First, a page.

“I’ve made my mistakes with patients, you can always take it to another level, but for the younger surgeons it’s about making sure that they don’t forget that there’s a patient that has life goals, that wants to do something, that wants to be happy, that wants to feel better,” he said. “And you gotta go to the operating room and you gotta be ready to deliver.”

Many of Schutte’s coworkers will be sad to see him go after all he’s done to further their careers.

“He taught me a lot, not just about medicine but about personal care and how to be an all-around good physician,” said Dr. Emily Heid, a foot and ankle specialist at NRO.

Schutte tears up a little when he thinks about his career thus far.

“I mean, I think that in a way I’ve been very lucky,” he said. “I came to a part of the world where I think that my specialty training wasn’t, let’s say, completely understood. So that presented me with difficulties. But at the same time, within difficulty lies opportunity. And it was a great opportunity for me to design an office, build a practice and I really worked with some great people in western Montana. You only get to live your life once, you only get to have one career, so I can’t say what my experience would have been like somewhere else. But when I think about it, I think I was very lucky to have the opportunity to be there for that Butte wrestler, be there for that mountain climber, be there for that cyclist in the moment when they needed somebody to be there. I’m glad I had the answer to the problem they had. I’m going to remember those moments and how lucky I was. It was a great ride.”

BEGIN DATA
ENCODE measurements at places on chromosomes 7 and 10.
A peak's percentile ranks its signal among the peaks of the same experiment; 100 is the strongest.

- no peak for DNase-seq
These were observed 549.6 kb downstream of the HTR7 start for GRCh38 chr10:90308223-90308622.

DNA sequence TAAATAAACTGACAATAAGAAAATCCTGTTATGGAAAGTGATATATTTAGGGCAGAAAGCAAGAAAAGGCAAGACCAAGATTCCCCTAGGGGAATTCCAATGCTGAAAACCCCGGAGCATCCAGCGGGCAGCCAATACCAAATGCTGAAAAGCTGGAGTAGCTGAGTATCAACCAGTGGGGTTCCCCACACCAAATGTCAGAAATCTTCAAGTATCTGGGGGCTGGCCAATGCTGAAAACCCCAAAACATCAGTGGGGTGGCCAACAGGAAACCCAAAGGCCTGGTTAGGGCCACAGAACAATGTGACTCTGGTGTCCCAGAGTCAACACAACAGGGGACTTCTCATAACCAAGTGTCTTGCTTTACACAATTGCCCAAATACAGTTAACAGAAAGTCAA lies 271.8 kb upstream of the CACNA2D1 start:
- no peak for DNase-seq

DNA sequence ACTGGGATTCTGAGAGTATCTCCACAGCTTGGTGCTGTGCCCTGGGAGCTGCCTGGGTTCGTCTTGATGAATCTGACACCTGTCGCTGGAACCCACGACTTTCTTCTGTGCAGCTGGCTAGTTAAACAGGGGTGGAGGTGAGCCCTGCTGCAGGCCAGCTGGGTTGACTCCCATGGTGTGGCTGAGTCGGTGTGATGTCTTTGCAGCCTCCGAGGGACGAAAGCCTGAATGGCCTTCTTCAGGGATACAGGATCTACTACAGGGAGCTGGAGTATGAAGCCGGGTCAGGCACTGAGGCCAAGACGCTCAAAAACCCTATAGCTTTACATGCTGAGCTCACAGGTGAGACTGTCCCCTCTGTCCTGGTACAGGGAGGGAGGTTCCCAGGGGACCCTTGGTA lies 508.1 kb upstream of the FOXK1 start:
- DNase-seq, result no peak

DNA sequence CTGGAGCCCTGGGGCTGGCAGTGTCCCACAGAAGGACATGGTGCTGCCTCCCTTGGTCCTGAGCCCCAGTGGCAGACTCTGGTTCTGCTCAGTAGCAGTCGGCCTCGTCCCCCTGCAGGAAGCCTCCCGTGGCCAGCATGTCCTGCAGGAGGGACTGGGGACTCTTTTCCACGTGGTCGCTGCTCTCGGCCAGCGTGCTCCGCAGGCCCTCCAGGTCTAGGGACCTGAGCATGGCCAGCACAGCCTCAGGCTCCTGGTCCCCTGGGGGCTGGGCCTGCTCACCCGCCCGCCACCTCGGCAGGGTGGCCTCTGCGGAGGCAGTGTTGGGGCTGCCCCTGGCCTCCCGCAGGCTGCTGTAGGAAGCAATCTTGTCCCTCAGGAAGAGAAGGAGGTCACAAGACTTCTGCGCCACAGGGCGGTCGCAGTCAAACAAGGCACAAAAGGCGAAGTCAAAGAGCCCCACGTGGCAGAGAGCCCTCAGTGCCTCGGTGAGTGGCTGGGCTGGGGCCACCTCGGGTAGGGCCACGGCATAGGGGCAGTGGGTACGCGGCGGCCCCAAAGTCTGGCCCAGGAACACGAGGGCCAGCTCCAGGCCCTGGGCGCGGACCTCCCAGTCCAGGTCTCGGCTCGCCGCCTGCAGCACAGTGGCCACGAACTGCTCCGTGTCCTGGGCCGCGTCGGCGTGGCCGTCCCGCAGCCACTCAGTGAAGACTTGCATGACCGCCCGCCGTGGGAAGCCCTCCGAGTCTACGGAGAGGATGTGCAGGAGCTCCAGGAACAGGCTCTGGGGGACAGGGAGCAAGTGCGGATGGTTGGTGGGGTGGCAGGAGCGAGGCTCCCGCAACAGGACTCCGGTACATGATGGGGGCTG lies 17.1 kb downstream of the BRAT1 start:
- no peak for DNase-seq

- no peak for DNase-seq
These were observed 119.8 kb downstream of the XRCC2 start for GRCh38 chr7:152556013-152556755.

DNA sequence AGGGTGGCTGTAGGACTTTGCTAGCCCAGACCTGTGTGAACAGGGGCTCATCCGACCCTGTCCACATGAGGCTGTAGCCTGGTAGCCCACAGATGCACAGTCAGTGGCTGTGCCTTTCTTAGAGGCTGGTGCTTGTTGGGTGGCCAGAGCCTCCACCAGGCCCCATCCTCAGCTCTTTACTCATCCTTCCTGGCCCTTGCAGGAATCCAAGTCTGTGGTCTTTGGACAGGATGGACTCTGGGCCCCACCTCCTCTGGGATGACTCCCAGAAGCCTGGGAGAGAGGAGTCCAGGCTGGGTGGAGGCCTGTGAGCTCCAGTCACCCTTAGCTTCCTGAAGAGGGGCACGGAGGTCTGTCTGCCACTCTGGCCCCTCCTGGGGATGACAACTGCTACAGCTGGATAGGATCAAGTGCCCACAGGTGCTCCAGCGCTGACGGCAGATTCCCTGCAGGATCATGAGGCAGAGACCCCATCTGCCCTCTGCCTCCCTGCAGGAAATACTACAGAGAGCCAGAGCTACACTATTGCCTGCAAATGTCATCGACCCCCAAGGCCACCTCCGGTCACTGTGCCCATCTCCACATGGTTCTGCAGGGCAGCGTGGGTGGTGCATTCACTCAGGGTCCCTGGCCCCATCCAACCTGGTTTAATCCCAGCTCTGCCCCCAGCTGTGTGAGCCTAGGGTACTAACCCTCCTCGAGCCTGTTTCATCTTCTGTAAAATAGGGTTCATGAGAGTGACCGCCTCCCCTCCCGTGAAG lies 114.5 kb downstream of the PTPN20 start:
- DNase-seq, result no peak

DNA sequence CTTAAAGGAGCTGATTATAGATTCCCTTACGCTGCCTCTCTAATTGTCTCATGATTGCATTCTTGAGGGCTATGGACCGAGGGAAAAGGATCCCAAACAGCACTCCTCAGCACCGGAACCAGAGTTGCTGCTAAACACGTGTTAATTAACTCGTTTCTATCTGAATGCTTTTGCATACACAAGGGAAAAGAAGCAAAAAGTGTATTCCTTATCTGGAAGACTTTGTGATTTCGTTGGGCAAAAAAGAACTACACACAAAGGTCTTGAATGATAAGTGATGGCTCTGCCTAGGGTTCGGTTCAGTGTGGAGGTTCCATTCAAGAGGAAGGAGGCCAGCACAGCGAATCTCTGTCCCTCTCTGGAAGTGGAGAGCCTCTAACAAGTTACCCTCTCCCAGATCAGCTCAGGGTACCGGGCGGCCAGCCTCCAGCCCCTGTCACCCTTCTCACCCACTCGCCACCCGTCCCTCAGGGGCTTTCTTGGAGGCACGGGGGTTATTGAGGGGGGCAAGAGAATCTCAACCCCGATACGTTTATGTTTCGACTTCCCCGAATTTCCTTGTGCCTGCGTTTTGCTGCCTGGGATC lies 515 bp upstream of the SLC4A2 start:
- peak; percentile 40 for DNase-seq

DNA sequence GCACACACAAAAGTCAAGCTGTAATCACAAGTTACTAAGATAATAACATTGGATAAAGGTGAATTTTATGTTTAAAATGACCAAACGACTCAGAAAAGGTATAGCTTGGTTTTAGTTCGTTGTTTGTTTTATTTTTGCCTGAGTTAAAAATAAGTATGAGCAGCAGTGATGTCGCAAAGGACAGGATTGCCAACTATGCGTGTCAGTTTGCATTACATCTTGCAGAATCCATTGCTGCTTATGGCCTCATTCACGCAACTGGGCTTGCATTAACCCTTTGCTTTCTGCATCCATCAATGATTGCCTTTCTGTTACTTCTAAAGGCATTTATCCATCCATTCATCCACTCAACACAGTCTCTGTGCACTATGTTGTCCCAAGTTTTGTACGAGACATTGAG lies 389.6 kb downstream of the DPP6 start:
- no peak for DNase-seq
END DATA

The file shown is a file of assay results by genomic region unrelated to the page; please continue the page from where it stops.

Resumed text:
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Reporter David Erickson can be reached at david.erickson@missoulian.com.